how our move to cell phones is distorting polling and politics
Democracy Corps (Stan Greenberg and James Carville's outfit) claims that polling results can be radically different when cell phone users -- usually left out of polls -- are included: Cell phones: why we think Obama will win the popular vote, too.
Voters reached on cell phones are not only more likely to vote for Obama, they are attitudinally and culturally distinct. They are less conservative but not perhaps more libertarian – giving both the NRA and gay marriage very favorable ratings.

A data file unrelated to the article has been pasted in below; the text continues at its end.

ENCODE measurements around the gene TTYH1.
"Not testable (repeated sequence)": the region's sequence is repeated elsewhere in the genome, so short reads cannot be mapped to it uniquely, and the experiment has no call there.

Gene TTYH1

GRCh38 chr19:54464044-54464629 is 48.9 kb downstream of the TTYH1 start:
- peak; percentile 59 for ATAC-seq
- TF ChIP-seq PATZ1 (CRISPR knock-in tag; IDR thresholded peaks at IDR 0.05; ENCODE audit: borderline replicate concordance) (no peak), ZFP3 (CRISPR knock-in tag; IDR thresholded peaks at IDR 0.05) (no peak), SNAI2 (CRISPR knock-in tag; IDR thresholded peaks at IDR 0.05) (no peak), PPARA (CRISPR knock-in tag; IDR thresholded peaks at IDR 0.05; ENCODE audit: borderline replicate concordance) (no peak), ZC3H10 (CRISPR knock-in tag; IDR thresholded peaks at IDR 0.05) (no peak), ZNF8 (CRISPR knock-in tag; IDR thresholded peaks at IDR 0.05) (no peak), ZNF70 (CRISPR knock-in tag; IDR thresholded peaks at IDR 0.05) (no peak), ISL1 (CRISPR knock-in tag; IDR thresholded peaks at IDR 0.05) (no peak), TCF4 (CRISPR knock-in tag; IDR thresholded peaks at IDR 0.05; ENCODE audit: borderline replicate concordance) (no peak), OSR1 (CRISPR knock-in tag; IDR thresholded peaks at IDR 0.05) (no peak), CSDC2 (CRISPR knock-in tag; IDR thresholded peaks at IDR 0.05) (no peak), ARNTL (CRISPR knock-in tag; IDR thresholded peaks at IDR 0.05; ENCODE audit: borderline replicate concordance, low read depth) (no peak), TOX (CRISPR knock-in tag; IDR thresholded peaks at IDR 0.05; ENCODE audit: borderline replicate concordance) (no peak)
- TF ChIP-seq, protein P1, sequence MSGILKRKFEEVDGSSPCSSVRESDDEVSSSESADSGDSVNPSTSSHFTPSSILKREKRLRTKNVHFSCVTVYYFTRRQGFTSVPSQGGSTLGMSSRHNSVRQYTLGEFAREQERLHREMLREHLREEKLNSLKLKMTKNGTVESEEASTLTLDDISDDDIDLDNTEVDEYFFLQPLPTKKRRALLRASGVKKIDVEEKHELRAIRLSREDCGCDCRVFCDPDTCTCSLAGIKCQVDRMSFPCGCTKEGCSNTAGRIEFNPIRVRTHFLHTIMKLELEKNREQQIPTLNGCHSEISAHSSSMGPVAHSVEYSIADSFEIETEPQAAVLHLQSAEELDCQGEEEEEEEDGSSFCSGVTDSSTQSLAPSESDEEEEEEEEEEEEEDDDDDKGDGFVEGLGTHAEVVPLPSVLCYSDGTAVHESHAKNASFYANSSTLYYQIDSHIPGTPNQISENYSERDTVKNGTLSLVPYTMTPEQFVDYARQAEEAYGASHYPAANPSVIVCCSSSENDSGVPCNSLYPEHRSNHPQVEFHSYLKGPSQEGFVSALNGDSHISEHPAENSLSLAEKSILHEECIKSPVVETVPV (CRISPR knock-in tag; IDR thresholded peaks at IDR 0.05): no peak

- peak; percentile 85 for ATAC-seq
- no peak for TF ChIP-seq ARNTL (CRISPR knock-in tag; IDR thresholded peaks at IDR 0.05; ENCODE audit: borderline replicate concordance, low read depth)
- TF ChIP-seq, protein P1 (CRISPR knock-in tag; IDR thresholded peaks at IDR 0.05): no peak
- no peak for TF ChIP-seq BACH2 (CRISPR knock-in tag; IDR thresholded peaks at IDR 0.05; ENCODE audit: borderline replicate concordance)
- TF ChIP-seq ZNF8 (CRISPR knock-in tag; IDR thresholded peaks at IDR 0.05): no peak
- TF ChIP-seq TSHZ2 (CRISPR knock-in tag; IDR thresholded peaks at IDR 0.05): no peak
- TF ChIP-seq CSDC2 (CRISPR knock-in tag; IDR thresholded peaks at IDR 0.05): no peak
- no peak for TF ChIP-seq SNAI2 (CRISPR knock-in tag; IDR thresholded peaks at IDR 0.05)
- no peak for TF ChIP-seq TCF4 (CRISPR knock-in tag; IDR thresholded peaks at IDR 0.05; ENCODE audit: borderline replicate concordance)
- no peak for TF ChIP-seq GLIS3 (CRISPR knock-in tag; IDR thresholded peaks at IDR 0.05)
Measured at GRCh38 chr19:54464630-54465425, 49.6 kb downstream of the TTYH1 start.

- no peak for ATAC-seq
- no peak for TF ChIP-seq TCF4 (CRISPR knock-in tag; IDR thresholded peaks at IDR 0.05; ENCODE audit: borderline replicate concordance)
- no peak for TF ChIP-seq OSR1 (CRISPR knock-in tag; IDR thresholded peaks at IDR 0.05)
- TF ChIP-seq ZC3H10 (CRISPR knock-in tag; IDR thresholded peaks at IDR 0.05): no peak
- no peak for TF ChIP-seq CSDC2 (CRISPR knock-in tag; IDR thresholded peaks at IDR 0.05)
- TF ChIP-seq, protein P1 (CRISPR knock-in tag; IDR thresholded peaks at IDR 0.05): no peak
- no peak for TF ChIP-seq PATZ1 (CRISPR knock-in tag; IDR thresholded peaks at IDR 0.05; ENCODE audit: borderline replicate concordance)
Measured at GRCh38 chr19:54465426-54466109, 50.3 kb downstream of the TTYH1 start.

Of course, we know those reached on cell phones are much younger and speaking to them on cell phones is obviously a precondition for getting their vote preference right. But cell phones are also critical to representing the new diversity of the American electorate. Those reached on cell are 29 percent minority...
Furthermore, response rates to polls have plummeted: the Pew Research Center says its response rate is down to 9%, compared with 36% in 1997. So polls represent a unusually responsive minority of land-line users, not the electorate in general.
This is not just important as we watch the electoral horse-race. So many spineless politicians watch the polls to determine what they should support or oppose, that if those polls are giving a distorted image of what the American people want it can have a real effect on policy.